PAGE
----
Students vandalize bathrooms as part of ‘Devious Licks’ TikTok challenge


Soaps are taken away from the dispensers in the boys bathroom. The TikTok trend, “Devious Licks” has turned into an extensive national phenomenon which encourages students to vandalize and steal property from their school. Photo by: Ryo Miyake


Emma Newman co-editor-in-chief

Ryo Miyake staff writer 

As a part of the “Devious Licks” TikTok challenge, students have vandalized the boys and girls restrooms, creating damages that will cost the district tens of thousands of dollars to repair. This on-campus vandalism  includes the removal of soap dispensers, the separation of a toilet from the wall and urination on the walls of the bathroom. 

Students throughout the nation have been participating in the “Devious Licks” trend, which began on Sept.1, and posting their acts of vandalism on TikTok. While TikTok has made an effort to take down videos associated with this challenge, students at both the high school and middle school levels continue to participate in such acts.

Assistant Principal Drew Stewart and Principal Mark Mead began to investigate the issue when it first came to their attention about a month ago. While bathroom vandalism is not a recent phenomenon, Stewart said, its current widespread nature is unlike what he has seen in the past. 

“We have had an issue with vandalizing in our bathrooms for a few years now, [but] it has come to my attention that it was happening more frequently and that it is a sort of a widespread national phenomenon,” Stewart said. “So far, we [have] do[ne] our normal investigation.”

As a part of the investigation, Stewart interviewed students, responded to tips from teachers and utilized cameras that are located throughout the school to try to identify “suspects.” However, according to Stewart, this investigation has not been successful yet.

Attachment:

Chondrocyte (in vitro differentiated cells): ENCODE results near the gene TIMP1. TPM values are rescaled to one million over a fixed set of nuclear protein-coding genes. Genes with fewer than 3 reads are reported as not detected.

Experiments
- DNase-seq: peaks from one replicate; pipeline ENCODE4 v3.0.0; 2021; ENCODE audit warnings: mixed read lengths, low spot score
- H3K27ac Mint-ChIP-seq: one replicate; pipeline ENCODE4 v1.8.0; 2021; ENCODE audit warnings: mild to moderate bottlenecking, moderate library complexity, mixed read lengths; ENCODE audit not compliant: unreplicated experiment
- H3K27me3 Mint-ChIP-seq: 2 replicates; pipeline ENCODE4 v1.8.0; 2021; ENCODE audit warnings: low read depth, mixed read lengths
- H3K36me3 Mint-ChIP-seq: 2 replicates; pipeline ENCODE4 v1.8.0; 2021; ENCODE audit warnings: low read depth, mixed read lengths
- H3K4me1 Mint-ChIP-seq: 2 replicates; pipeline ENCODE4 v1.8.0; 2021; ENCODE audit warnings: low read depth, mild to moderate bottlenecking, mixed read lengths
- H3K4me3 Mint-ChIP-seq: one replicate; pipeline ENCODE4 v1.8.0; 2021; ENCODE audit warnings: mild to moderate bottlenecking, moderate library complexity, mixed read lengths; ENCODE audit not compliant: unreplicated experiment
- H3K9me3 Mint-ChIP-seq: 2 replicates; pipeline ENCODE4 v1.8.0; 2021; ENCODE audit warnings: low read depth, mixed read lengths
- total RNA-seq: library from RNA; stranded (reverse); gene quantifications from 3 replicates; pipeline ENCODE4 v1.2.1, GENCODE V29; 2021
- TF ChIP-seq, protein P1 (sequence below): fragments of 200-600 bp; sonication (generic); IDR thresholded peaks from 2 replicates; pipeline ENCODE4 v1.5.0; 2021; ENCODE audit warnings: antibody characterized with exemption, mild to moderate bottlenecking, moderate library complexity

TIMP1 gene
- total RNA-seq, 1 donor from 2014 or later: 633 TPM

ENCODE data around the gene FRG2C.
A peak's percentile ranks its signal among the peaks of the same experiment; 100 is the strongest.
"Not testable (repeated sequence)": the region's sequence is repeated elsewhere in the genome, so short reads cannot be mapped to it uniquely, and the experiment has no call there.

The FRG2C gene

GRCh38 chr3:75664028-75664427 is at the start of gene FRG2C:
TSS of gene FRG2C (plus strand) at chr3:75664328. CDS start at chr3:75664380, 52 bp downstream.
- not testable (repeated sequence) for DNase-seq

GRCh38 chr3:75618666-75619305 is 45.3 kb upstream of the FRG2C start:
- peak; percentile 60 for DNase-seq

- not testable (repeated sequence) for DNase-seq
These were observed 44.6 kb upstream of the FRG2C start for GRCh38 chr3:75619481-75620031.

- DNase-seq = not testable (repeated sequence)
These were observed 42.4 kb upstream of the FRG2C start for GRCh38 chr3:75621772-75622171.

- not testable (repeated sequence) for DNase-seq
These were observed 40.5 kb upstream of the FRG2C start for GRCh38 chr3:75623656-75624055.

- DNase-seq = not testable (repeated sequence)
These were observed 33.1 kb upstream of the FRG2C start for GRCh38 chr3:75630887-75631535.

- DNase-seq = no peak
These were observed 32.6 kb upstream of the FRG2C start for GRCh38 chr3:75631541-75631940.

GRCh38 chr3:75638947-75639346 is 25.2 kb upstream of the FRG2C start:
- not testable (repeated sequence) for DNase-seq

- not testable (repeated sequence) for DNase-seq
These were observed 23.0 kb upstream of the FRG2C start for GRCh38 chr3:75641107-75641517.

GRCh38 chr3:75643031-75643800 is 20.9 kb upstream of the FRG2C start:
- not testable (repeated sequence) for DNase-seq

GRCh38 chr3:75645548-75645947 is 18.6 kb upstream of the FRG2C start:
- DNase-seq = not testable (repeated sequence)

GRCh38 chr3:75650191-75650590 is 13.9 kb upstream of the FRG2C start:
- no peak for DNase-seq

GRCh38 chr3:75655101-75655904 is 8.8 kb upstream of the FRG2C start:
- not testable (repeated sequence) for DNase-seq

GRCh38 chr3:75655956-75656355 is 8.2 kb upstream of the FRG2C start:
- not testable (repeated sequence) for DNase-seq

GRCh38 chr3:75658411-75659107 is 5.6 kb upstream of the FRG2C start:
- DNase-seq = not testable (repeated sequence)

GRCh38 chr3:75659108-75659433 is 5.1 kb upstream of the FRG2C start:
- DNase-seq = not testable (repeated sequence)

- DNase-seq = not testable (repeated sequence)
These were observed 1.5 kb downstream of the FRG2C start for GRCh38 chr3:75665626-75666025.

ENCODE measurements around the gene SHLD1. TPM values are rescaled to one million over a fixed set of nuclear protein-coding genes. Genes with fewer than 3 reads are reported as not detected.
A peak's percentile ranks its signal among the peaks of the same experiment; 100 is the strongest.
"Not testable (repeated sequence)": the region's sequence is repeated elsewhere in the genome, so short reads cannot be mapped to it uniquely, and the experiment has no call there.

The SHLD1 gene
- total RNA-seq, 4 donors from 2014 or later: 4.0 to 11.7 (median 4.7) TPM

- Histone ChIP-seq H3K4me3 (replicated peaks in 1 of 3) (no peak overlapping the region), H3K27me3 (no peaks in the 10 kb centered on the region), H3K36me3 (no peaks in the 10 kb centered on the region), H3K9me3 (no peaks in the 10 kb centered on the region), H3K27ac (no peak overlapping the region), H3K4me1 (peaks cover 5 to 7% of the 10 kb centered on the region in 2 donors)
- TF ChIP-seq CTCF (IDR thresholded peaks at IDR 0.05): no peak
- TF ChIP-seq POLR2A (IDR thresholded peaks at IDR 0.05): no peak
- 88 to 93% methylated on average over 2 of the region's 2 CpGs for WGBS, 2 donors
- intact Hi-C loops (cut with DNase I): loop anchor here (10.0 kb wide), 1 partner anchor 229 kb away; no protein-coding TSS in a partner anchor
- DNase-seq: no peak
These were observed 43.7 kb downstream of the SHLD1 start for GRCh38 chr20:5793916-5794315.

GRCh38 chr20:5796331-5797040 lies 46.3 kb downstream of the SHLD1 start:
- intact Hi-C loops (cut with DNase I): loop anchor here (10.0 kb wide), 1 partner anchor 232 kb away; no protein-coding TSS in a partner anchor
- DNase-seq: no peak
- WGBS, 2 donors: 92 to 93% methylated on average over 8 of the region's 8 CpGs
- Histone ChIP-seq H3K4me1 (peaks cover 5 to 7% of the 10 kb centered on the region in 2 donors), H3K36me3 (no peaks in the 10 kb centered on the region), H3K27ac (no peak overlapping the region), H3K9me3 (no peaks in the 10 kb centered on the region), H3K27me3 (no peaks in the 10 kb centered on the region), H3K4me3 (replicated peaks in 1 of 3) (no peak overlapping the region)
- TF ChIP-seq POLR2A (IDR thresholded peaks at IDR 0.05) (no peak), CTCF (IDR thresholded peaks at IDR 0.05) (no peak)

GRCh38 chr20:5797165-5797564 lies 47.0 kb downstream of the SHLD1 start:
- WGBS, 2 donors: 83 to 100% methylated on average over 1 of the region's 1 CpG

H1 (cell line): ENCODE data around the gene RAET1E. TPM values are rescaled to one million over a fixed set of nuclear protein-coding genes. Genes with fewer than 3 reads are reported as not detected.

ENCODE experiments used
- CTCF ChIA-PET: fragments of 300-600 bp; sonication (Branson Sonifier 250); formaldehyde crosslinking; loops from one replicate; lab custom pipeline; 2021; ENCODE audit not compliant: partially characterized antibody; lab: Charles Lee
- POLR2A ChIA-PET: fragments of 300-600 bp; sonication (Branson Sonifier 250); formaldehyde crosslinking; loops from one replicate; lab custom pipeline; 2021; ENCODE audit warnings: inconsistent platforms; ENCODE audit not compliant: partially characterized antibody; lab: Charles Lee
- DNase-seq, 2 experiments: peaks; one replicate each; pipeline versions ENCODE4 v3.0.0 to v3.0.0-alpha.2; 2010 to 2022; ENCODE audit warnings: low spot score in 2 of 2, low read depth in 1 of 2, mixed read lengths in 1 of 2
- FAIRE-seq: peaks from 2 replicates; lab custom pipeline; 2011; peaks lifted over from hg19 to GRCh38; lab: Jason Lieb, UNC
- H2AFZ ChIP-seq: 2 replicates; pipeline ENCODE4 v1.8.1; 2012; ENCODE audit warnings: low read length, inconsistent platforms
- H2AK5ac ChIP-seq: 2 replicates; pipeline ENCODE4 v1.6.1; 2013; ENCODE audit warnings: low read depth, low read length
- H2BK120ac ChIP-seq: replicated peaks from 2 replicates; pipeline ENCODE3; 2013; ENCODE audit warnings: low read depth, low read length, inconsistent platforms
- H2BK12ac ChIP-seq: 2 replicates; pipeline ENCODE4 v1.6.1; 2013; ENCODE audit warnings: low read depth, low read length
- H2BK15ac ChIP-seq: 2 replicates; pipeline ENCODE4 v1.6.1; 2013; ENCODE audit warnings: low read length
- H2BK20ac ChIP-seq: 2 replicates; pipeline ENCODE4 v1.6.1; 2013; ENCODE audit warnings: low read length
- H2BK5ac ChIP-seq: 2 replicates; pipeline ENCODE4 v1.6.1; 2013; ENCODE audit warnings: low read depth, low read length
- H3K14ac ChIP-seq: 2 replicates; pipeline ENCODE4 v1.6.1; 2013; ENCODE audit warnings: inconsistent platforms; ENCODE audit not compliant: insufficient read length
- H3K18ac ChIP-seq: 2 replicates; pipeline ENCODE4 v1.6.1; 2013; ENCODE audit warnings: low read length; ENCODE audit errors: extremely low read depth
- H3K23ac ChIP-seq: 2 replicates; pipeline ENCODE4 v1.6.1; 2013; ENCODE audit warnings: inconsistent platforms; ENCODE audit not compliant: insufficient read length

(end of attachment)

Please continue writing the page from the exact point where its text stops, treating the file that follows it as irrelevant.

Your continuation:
“As of right now, we have been not as successful as I would like at catching people, because, obviously, bathrooms are a private place and we don’t station security in there, and we don’t station cameras in there,” Stewart said. 

Members of administration are not the only individuals who have noticed the issue, as students and custodians have as well. Custodian Rolando Ramirez  witnessed a change in the bathrooms during the past month, most notably in the boys bathroom.

“Apart from removing soaps from soap dispensers, [students] make balls with wet toilet paper and they throw it on the walls and the ceiling,” Ramirez said. “In one of the all-gender bathrooms, they broke the toilet seat. It had to be replaced. It’s very damaging.”

Ramirez specifically views the urination on the walls of the boys bathroom as appalling. 

“What are they trying to prove?” Ramirez said. “This is a civilized society. You don’t pee…on the walls instead of the urinal. I’m trying to keep the toilets and bathroom clean for them to use, but no, they pee on the floor. That’s not what civilized people should do.”

To pay for these damages, the district uses money that, according to Stewart, would typically be used for educational purposes.

“It’s incredibly damaging, it’s incredibly expensive, and this money is coming out of our students’ education,” Stewart said. 

Stewart blames the TikTok platform and social media as a whole for the issue. 

“There’s the devious TikTok challenge that is…sweeping the nation, and I think like most things related to social media, it’s generally a destructive space where people are either polarized in debate or, in this case, actively encouraging people to do damage to their schools that are paid for by their parents’ tax dollars and are intended to help students receive an education,” Stewart said. 

To combat the issue, Stewart is planning to work with students with leadership positions in the community to discourage the behavior, as he does not believe that discipline will ultimately be the solution. 

“I don’t think that adults will be able to stop bad actors always, especially if it’s in places that are supposed to be private,” Stewart said. “I think we need to rely on our student leaders to help us work with all of the students on campus.” 

He hopes that all students will work, whether they are the perpetrators or not, to finally bring an end to the issue. 

“In my position, and in education in general, adults wagging their fingers at kids and saying, ‘Don’t do that,’ is generally not effective,” Stewart said. “All I can do is try to make a plea to students that this is their home that they’re destroying, and I need our good citizens to stand up and help us put a stop to this because it’s going to take everyone to help bring it to an end.”